division of the fibrocartilagenous symphysis pubis (Reference17). Using local anaesthetic, infiltrate the joint with the patient in the lithotomy position (thighs supported at no more than 90 degrees, so as not to put too great a strain on the sacroiliac joints). Use the index and middle fingers of the left hand on the posterior aspect of the symphysis. Push the indwelling catheter aside with the index finger and use the middle finger to monitor the action of the scalpel. The latter is used like a pencil, keeping it vertical and, using the entry point as a fulcrum, to bring the blade down towards the operator. Remove, turn 180 degrees and in original point to divide the upper half of the symphysis. If completed, the middle finger can fit into the space created by the separation.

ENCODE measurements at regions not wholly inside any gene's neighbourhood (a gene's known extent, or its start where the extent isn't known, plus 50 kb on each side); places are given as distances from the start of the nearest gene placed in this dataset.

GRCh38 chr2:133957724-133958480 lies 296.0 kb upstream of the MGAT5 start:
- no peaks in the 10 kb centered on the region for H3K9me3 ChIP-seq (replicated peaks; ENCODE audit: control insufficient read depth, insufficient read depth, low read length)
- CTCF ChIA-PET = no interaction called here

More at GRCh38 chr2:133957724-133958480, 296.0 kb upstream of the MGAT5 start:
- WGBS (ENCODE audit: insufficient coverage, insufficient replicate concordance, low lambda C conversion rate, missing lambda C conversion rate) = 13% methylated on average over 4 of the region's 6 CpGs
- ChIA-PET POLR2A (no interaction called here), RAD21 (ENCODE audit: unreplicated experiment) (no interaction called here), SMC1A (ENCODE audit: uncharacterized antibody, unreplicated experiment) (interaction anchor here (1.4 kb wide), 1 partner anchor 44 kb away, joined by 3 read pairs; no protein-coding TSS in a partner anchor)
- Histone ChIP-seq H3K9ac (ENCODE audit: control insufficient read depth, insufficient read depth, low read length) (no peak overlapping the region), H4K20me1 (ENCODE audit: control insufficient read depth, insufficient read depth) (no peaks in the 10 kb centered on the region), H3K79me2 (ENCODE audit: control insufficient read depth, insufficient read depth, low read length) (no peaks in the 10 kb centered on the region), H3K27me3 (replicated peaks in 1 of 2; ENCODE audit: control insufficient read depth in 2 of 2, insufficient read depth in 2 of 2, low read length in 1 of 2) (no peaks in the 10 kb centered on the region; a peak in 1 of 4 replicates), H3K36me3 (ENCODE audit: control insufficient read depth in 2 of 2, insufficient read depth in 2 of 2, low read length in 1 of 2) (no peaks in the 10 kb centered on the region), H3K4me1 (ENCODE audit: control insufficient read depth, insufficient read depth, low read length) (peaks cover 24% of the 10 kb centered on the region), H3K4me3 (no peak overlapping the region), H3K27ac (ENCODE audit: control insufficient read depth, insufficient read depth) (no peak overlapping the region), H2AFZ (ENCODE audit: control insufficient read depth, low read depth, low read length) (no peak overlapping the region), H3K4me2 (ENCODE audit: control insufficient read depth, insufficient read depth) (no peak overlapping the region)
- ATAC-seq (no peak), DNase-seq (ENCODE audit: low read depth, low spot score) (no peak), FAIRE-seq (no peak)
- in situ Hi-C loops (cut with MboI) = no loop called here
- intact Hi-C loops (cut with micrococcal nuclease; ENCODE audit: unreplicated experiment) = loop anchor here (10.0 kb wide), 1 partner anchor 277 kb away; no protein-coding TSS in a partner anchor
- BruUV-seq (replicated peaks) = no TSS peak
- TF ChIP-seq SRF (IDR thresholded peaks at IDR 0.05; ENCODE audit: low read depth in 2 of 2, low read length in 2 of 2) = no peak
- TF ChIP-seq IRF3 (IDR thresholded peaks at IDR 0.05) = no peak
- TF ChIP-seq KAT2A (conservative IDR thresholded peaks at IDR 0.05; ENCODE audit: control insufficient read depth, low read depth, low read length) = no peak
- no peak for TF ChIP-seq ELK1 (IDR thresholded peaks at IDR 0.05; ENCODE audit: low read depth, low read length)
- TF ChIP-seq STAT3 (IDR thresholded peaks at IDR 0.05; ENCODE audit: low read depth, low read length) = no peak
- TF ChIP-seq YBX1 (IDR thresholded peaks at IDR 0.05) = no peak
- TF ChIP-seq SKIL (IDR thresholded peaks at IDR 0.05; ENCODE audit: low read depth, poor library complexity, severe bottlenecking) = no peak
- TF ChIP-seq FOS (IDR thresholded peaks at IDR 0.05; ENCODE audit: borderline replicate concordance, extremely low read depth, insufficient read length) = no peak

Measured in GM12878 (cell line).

Step 8 is only if all the above manoeuvres have failed. The CESDI recommendations state that clinicians should be aware of these if desperate measures are sought. We are unlikely to see an RCT in either procedure.

Important to have accurate record keeping:

  • Time head delivered
  • Time each manoeuvre was performed
  • Time body delivered
  • Staff present
  • Need for regular scenario training and ward drills

Regular audit of shoulder dystocia cases, irrespective of the outcome


1. Roberts L. Shoulder dystocia. Progress in Obstetrics and Gynaecology. Volume 11: chapter 12:201-16.
2. O'Leary JA, Leonetti HB. Shoulder dystocia: Prevention and treatment. Am J Obstet Gynecol 1990;162:5-9, Abstract
3. Smith RB. Shoulder dystocia: what happens at the next delivery? Br J Obstet Gynaecol 1994;101:713-5.43, Abstract
4.Lewis, Recurrence rate of shoulder dystocia. Am J Obstet Gynecol 1995;172(5):1369-71, Abstract